guidance, publishes fraud alerts, and provides other guidance to the health care industry
concerning the anti-kickback statute and other OIG enforcement authorities. Notices

THIS REPORT IS AVAILABLE TO THE PUBLIC
at http://oig.hhs.gov
Pursuant to the principles of the Freedom of Information Act, 5 U.S.C.
§ 552, as amended by Public Law 104-231, Office of Inspector General
reports generally are made available to the public to the extent the
information is not subject to exemptions in the Act (45 CFR part 5).
OFFICE OF AUDIT SERVICES FINDINGS AND OPINIONS
The designation of financial or management practices as questionable, a
recommendation for the disallowance of costs incurred or claimed, and
any other conclusions and recommendations in this report represent the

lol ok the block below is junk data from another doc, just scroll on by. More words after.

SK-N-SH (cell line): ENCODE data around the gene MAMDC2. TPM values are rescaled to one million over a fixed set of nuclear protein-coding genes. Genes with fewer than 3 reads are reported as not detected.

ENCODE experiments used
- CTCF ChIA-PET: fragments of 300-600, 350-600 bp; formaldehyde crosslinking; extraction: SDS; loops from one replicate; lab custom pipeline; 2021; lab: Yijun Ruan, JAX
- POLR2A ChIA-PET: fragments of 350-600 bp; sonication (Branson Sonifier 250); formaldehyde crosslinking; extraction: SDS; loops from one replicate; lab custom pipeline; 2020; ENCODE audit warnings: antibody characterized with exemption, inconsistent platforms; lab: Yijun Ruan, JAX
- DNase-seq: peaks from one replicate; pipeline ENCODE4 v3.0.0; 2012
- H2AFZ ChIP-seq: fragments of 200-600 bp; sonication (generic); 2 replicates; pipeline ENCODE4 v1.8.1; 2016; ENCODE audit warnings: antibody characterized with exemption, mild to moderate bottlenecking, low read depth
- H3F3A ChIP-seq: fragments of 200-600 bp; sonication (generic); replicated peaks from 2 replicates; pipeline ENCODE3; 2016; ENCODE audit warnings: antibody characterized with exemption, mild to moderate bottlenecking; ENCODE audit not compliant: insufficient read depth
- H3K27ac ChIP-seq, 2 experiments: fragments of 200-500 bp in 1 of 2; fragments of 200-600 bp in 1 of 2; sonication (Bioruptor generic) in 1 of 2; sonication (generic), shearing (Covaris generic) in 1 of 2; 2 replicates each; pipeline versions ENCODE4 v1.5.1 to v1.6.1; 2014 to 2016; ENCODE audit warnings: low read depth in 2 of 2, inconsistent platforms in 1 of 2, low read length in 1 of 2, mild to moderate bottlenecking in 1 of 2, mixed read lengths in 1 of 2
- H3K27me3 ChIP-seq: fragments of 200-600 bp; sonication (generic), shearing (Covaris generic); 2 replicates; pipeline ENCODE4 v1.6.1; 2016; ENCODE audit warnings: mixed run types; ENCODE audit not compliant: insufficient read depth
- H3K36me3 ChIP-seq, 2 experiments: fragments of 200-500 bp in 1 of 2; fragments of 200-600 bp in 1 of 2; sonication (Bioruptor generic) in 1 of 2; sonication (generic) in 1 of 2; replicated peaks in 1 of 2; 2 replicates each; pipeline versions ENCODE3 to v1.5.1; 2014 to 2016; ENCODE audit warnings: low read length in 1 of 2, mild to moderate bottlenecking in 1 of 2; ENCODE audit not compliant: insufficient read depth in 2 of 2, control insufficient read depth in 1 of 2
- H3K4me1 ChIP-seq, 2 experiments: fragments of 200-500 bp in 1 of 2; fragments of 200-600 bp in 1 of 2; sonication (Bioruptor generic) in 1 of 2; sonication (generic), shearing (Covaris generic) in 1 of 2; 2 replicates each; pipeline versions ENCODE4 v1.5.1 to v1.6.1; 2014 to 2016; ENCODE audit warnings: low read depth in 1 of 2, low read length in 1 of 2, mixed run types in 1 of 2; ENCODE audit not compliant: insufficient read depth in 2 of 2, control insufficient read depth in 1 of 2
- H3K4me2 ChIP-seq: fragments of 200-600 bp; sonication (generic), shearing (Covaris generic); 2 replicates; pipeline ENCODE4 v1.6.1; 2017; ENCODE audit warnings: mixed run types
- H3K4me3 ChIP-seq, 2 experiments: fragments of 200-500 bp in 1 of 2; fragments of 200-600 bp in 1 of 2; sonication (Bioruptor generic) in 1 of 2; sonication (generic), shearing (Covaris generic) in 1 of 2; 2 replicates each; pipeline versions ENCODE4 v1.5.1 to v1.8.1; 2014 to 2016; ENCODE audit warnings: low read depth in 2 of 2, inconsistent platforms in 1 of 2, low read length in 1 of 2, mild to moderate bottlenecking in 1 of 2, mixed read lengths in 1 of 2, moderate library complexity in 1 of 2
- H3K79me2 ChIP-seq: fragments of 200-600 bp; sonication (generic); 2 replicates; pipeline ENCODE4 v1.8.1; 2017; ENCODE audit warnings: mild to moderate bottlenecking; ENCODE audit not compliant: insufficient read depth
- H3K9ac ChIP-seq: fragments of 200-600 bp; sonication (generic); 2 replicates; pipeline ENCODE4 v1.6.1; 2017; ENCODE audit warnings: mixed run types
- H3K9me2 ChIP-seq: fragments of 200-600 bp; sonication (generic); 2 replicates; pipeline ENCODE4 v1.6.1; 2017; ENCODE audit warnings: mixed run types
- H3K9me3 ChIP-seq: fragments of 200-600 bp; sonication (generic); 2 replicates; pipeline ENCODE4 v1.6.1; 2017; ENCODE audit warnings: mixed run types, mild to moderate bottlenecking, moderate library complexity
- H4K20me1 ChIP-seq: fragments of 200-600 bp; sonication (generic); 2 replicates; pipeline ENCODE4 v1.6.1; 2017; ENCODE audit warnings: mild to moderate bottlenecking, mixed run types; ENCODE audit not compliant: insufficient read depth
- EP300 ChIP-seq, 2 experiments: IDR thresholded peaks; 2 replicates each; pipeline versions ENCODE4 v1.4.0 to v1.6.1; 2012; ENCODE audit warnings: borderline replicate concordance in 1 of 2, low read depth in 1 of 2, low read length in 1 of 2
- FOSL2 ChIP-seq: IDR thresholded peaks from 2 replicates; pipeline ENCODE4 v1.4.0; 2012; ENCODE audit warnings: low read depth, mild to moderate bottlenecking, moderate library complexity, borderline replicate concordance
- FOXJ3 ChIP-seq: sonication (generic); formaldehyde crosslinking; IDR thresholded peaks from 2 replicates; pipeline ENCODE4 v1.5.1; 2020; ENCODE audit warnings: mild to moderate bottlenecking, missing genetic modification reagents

findings and opinions of GAS. Authorized officials of the HHS operating
divisions will make final determination on these matters. EXECUTIVE SUMMARY

BACKGROUND

The Medicaid drug rebate program, which began in 1991, is set forth in section 1927 of the
Social Security Act (the Act). For a manufacturer's covered outpatient drugs to be eligible for
Federal Medicaid funding under the program, the manufacturer must enter into a rebate
agreement with the Centers for Medicare & Medicaid Services (CMS) and pay quarterly rebates
to the States. CMS, the States, and drug manufacturers each undertake certain functions in
connection with the drug rebate program. In Alaska, the Department of Health and Social
Services (the State agency) administers the Medicaid drug rebate program.
of the Act requires States to maintain drug utilization data that identifies, Section 1927(b)(2)(A)